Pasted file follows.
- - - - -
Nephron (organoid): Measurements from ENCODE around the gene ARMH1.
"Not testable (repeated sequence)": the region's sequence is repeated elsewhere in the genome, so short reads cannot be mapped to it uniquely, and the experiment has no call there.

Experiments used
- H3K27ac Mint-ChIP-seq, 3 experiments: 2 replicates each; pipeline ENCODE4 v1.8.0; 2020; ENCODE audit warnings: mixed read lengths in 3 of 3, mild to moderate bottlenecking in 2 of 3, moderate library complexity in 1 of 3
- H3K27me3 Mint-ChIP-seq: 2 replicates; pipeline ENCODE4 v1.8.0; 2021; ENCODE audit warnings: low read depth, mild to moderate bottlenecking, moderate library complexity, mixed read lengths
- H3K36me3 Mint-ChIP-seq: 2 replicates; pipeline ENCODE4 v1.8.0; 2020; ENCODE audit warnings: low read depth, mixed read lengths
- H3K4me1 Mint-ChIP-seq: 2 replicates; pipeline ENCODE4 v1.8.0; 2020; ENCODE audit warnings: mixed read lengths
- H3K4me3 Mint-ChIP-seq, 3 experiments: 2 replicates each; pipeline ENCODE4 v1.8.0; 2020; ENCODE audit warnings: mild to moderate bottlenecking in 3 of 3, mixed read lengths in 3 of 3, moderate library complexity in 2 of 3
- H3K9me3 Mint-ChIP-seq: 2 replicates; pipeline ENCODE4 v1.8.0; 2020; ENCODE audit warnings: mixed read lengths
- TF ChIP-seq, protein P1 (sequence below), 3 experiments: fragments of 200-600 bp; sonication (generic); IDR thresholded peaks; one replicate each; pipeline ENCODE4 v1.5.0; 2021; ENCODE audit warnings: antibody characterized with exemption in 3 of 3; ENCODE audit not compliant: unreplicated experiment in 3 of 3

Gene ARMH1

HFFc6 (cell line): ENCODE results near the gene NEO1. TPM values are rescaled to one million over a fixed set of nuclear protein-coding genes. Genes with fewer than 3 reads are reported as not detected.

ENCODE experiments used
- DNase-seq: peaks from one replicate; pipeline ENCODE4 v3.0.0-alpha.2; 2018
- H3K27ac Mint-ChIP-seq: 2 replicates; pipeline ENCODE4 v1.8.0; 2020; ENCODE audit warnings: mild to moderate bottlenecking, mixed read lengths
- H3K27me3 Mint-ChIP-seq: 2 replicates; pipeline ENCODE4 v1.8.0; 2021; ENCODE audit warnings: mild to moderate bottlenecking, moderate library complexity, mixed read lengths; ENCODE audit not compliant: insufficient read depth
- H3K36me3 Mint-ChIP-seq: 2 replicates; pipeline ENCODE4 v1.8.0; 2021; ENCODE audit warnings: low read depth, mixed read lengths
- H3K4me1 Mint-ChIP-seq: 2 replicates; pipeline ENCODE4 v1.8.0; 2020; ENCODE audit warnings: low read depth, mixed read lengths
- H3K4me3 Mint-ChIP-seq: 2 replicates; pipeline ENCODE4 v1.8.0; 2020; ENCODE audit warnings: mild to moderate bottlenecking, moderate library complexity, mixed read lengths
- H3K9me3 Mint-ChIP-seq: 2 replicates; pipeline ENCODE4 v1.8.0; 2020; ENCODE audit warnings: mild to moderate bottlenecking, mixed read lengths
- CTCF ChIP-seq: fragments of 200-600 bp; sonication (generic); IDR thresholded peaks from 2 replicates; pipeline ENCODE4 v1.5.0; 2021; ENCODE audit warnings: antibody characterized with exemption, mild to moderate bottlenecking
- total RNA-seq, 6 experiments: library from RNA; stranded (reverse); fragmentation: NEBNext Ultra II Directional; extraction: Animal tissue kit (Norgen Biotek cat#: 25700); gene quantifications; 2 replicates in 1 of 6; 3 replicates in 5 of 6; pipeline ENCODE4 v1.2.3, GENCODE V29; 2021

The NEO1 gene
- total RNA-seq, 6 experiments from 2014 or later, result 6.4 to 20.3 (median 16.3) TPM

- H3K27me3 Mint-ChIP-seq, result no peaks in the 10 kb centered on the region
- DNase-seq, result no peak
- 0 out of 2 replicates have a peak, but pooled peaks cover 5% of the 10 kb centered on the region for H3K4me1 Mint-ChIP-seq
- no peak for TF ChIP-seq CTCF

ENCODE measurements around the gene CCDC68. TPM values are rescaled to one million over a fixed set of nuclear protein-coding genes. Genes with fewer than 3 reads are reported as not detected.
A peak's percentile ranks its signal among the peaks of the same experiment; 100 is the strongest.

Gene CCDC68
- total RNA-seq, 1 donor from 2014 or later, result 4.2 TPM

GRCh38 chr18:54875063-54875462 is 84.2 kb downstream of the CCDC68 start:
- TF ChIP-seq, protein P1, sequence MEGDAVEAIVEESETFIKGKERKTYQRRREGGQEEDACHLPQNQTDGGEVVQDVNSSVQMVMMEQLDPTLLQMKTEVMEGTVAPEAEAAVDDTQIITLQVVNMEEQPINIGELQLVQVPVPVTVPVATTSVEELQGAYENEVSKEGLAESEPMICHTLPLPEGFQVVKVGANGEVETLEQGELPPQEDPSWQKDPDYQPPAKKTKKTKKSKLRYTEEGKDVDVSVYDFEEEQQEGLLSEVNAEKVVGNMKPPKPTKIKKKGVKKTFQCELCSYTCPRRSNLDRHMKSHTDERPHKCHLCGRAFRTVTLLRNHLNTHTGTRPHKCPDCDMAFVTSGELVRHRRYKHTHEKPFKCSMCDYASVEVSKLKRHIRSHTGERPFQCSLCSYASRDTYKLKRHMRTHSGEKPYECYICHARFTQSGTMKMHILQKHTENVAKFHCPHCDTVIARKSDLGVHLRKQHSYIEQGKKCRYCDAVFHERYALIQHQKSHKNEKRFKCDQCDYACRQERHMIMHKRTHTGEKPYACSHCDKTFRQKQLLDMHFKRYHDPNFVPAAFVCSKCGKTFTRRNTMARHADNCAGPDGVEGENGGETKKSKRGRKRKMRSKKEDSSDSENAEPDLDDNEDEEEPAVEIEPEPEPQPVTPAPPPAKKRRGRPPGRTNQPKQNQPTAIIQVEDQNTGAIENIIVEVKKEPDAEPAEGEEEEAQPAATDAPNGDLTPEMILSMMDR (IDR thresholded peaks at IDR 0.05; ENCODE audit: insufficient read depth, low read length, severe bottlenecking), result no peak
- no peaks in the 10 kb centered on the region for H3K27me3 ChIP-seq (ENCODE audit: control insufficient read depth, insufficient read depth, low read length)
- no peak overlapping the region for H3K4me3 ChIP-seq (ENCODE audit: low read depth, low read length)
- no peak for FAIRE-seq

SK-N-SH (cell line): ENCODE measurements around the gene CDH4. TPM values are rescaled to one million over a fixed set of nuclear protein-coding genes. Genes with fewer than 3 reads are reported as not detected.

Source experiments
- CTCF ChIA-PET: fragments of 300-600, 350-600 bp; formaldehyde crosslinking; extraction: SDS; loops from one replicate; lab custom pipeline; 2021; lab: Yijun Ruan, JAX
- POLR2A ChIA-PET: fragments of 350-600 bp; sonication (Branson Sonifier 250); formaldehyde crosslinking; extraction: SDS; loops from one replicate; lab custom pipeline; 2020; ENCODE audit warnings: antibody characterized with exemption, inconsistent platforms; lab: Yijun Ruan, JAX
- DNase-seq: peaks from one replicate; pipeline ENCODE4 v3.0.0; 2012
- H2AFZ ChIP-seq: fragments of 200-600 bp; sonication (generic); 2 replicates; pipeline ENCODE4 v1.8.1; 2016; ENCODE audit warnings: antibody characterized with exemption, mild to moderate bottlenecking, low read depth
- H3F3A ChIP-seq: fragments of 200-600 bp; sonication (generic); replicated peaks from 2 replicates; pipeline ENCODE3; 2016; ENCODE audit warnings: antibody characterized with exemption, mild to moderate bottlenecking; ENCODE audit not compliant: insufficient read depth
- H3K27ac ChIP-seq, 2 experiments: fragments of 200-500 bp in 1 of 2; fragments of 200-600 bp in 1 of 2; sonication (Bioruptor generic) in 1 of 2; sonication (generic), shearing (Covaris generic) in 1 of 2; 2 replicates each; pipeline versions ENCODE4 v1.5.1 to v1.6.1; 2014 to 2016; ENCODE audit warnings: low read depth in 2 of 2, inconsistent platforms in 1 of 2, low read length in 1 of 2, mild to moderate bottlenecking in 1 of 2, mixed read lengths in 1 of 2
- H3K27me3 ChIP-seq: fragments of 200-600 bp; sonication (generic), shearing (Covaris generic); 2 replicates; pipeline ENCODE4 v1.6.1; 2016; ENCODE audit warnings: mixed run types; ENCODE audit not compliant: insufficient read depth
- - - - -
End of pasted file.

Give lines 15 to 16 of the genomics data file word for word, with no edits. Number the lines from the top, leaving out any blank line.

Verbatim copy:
- H3K27ac Mint-ChIP-seq: 2 replicates; pipeline ENCODE4 v1.8.0; 2020; ENCODE audit warnings: mild to moderate bottlenecking, mixed read lengths
- H3K27me3 Mint-ChIP-seq: 2 replicates; pipeline ENCODE4 v1.8.0; 2021; ENCODE audit warnings: mild to moderate bottlenecking, moderate library complexity, mixed read lengths; ENCODE audit not compliant: insufficient read depth